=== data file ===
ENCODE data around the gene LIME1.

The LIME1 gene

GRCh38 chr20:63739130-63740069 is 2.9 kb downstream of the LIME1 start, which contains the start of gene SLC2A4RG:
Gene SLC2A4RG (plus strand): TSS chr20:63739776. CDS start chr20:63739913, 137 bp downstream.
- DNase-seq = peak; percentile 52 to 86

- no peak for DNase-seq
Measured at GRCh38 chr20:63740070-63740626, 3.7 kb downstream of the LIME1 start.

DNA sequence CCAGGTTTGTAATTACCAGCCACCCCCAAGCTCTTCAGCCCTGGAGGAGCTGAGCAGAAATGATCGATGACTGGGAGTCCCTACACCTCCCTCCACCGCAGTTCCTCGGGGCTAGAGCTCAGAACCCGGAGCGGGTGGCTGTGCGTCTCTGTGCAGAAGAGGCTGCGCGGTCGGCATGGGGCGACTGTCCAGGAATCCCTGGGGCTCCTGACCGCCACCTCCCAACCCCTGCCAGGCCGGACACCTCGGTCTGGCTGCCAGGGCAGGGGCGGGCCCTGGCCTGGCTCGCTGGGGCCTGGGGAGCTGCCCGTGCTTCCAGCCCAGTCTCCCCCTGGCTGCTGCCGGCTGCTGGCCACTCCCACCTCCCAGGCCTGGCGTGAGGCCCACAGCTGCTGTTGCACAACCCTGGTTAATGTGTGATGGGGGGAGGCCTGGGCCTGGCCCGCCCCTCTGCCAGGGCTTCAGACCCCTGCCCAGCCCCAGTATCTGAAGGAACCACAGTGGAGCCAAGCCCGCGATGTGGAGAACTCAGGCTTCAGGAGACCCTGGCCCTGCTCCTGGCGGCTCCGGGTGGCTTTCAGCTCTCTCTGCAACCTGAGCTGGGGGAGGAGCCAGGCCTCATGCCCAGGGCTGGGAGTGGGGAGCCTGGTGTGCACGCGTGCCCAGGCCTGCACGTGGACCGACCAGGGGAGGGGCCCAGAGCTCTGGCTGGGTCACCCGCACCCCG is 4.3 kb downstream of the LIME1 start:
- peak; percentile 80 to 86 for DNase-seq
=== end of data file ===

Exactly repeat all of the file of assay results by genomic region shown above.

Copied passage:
ENCODE data around the gene LIME1.

The LIME1 gene

GRCh38 chr20:63739130-63740069 is 2.9 kb downstream of the LIME1 start, which contains the start of gene SLC2A4RG:
Gene SLC2A4RG (plus strand): TSS chr20:63739776. CDS start chr20:63739913, 137 bp downstream.
- DNase-seq = peak; percentile 52 to 86

- no peak for DNase-seq
Measured at GRCh38 chr20:63740070-63740626, 3.7 kb downstream of the LIME1 start.

DNA sequence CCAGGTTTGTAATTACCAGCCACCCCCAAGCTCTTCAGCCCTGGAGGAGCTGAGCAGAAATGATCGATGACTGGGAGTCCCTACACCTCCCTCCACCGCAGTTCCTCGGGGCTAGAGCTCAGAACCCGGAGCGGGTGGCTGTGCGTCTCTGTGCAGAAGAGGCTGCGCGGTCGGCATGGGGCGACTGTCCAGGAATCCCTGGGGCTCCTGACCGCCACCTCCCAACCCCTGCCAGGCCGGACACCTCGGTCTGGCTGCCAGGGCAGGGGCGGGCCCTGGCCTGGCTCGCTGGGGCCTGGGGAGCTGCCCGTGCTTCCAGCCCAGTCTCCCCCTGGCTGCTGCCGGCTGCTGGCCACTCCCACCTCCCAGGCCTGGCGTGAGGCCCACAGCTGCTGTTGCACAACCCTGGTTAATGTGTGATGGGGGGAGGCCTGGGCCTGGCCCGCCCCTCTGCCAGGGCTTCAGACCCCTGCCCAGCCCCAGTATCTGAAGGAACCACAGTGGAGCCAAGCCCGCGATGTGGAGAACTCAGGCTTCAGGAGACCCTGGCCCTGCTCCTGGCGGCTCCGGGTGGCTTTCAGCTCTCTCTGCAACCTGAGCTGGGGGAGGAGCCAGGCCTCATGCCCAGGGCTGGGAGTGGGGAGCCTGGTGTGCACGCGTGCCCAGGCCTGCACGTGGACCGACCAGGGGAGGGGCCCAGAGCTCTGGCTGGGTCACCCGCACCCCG is 4.3 kb downstream of the LIME1 start:
- peak; percentile 80 to 86 for DNase-seq